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PHILADELPHIA — Two sixth-inning home runs were the difference in the Philadelphia Phillies’ 6-5 victory over the San Francisco Giants on Wednesday, a well-deserved victory after five straight losses that crushed morale. In other words, the Phillies started June with a win largely by doing exactly what team president Dave Dombrowski’s $228 million roster was designed to do: throw enough and do a lot. of circuits.

But the problem these days is that the Phillies’ one-sided formula hasn’t worked as well as anyone here hoped. They started June with just three more wins than the ill-fated Washington Nationals, barely holding off the Miami Marlins for third place in the National League East. They watched the New York Mets face the third-biggest division lead in June since division play began in 1969. They were consumed with questions about the stability of their clubhouse, the kind of questions only the winner can answer definitively.

In fairness, the Phillies (22-29) aren’t the only NL East team watching what was supposed to be a competitive division out of reach before the All-Star break. The defending World Series champions, the Atlanta Braves, have a losing record and also trail the Mets by double digits in the win column.

But the Phillies haven’t spent more on their roster than anyone else but the Mets, New York Yankees and Los Angeles Dodgers to finish in third place. Their predictable weaknesses on defense and in the bullpen plagued them. The powerful range they hoped to rely on has been mediocre. They lost 10 games by one run, third in baseball and four in extra innings, tied for second. Three of those extra-innings losses came this week in a particularly painful end to May.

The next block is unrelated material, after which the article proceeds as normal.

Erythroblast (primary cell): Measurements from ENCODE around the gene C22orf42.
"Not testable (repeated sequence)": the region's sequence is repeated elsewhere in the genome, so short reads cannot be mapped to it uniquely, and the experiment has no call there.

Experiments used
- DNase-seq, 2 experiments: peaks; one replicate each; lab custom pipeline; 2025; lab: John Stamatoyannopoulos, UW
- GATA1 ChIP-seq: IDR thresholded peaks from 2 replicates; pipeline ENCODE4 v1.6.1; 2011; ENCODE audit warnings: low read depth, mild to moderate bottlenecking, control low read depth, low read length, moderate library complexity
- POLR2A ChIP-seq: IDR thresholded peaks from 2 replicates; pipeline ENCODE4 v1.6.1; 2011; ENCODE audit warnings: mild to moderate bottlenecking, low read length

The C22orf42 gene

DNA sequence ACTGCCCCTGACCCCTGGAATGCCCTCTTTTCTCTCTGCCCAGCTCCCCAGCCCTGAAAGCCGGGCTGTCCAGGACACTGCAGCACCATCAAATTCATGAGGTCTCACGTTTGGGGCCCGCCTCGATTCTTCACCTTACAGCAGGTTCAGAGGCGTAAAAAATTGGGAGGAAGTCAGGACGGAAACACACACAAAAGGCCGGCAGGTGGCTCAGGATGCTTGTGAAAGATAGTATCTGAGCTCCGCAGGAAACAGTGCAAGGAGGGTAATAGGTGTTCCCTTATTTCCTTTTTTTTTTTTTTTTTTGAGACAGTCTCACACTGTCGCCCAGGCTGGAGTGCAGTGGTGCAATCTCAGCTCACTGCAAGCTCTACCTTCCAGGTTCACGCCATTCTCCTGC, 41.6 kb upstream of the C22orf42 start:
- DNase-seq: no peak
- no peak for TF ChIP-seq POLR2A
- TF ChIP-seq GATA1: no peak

“Right now,” wide receiver JT Realmuto said, “anything that can happen to us to lose usually happens.”

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Agonizing stretches like this consume potential suitors every year, but that offers little consolation to those who endure them, as each feels like its own confusing affliction. The regularity with which the Phillies’ bullpen and defense have crumbled, combined with the reliability with which their offense has done just enough to keep them in games, has forged a team that seems capable of only losing in the way the most demoralizing.

But this recent slide fits the mold of many others. The losses are piling up for a team that was supposed to be better. Post-game responses that once ended with “It’s early” are slowly beginning to end with a less compelling “There’s still time.” Clubhouse culture is in question: Manager Joe Girardi spent much of his pre-match time with reporters this week dismissing a Philadelphia Investigator’s Report it suggested the Phillies had been lifeless in recent weeks – and dismissed concerns over his job security with a hint of frustration that no team wants to see in their manager in May.

“I’m not worried about my job,” Girardi told NBC Sports Philadelphia after the Phillies were swept by the Mets in New York last weekend. “I never worried about my job. I don’t worry about my job. I have to do my job.

Girardi has plenty of baseball-related concerns to keep him busy. The Phillies went 4-12 to end May. Rhys Hoskins, Kyle Schwarber and Nick Castellanos have more slugging on-base percentages at least 150 points lower than in 2021.

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“It’s a snowball. It’s a momentum game,” Realmuto said. “If we win a few close games in a row, maybe the attack starts to click and we go on a little run.”